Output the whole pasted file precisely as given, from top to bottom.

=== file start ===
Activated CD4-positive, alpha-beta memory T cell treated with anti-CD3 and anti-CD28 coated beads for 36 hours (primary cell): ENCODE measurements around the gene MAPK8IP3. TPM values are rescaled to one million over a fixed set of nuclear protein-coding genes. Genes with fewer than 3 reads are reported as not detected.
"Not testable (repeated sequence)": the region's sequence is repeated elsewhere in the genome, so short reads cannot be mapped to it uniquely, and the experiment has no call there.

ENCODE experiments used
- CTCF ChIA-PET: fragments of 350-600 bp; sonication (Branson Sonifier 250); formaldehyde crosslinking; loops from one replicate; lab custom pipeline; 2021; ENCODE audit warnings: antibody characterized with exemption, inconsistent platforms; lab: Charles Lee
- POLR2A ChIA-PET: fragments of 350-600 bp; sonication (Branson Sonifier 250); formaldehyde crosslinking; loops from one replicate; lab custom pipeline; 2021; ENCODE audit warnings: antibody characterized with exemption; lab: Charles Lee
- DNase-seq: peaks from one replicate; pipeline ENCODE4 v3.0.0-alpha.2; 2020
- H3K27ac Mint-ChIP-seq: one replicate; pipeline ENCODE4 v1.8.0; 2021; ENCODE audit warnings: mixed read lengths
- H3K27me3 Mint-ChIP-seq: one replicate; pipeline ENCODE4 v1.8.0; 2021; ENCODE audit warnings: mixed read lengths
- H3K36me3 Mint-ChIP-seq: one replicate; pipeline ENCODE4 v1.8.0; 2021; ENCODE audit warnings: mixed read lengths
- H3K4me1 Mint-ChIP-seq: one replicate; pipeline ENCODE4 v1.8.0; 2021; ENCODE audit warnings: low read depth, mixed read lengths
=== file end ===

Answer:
Activated CD4-positive, alpha-beta memory T cell treated with anti-CD3 and anti-CD28 coated beads for 36 hours (primary cell): ENCODE measurements around the gene MAPK8IP3. TPM values are rescaled to one million over a fixed set of nuclear protein-coding genes. Genes with fewer than 3 reads are reported as not detected.
"Not testable (repeated sequence)": the region's sequence is repeated elsewhere in the genome, so short reads cannot be mapped to it uniquely, and the experiment has no call there.

ENCODE experiments used
- CTCF ChIA-PET: fragments of 350-600 bp; sonication (Branson Sonifier 250); formaldehyde crosslinking; loops from one replicate; lab custom pipeline; 2021; ENCODE audit warnings: antibody characterized with exemption, inconsistent platforms; lab: Charles Lee
- POLR2A ChIA-PET: fragments of 350-600 bp; sonication (Branson Sonifier 250); formaldehyde crosslinking; loops from one replicate; lab custom pipeline; 2021; ENCODE audit warnings: antibody characterized with exemption; lab: Charles Lee
- DNase-seq: peaks from one replicate; pipeline ENCODE4 v3.0.0-alpha.2; 2020
- H3K27ac Mint-ChIP-seq: one replicate; pipeline ENCODE4 v1.8.0; 2021; ENCODE audit warnings: mixed read lengths
- H3K27me3 Mint-ChIP-seq: one replicate; pipeline ENCODE4 v1.8.0; 2021; ENCODE audit warnings: mixed read lengths
- H3K36me3 Mint-ChIP-seq: one replicate; pipeline ENCODE4 v1.8.0; 2021; ENCODE audit warnings: mixed read lengths
- H3K4me1 Mint-ChIP-seq: one replicate; pipeline ENCODE4 v1.8.0; 2021; ENCODE audit warnings: low read depth, mixed read lengths